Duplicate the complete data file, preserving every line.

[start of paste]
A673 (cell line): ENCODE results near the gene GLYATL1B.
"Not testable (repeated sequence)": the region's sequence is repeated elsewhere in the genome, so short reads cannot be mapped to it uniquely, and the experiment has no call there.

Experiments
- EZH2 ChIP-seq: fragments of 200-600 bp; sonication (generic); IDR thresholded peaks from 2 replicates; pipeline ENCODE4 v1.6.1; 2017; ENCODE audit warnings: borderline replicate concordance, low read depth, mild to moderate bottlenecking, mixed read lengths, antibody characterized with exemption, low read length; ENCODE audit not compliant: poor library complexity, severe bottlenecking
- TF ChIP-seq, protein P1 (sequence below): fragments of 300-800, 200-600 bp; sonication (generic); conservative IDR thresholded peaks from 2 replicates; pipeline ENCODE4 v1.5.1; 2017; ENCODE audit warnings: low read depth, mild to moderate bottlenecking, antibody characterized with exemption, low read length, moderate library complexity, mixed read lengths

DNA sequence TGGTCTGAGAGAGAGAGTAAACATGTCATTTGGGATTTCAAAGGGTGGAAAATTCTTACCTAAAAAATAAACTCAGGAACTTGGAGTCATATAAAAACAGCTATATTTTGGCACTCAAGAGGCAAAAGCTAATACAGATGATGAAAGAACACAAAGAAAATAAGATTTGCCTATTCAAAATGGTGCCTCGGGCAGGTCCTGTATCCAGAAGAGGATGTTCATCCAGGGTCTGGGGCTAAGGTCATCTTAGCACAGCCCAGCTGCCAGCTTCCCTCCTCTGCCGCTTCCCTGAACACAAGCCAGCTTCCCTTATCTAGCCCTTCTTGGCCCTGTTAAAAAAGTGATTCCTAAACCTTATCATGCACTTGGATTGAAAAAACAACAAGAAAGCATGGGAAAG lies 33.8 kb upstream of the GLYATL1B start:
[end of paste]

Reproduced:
A673 (cell line): ENCODE results near the gene GLYATL1B.
"Not testable (repeated sequence)": the region's sequence is repeated elsewhere in the genome, so short reads cannot be mapped to it uniquely, and the experiment has no call there.

Experiments
- EZH2 ChIP-seq: fragments of 200-600 bp; sonication (generic); IDR thresholded peaks from 2 replicates; pipeline ENCODE4 v1.6.1; 2017; ENCODE audit warnings: borderline replicate concordance, low read depth, mild to moderate bottlenecking, mixed read lengths, antibody characterized with exemption, low read length; ENCODE audit not compliant: poor library complexity, severe bottlenecking
- TF ChIP-seq, protein P1 (sequence below): fragments of 300-800, 200-600 bp; sonication (generic); conservative IDR thresholded peaks from 2 replicates; pipeline ENCODE4 v1.5.1; 2017; ENCODE audit warnings: low read depth, mild to moderate bottlenecking, antibody characterized with exemption, low read length, moderate library complexity, mixed read lengths

DNA sequence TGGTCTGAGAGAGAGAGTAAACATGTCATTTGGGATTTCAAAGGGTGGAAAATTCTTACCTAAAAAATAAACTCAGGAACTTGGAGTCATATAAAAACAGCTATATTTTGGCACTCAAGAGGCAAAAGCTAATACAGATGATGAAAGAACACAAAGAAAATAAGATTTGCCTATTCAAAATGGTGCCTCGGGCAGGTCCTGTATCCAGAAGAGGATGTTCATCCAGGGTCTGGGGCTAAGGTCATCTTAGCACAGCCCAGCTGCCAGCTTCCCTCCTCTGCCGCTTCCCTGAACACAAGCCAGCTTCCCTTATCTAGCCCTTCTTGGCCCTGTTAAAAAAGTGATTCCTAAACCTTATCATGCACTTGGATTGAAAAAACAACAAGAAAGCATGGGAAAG lies 33.8 kb upstream of the GLYATL1B start: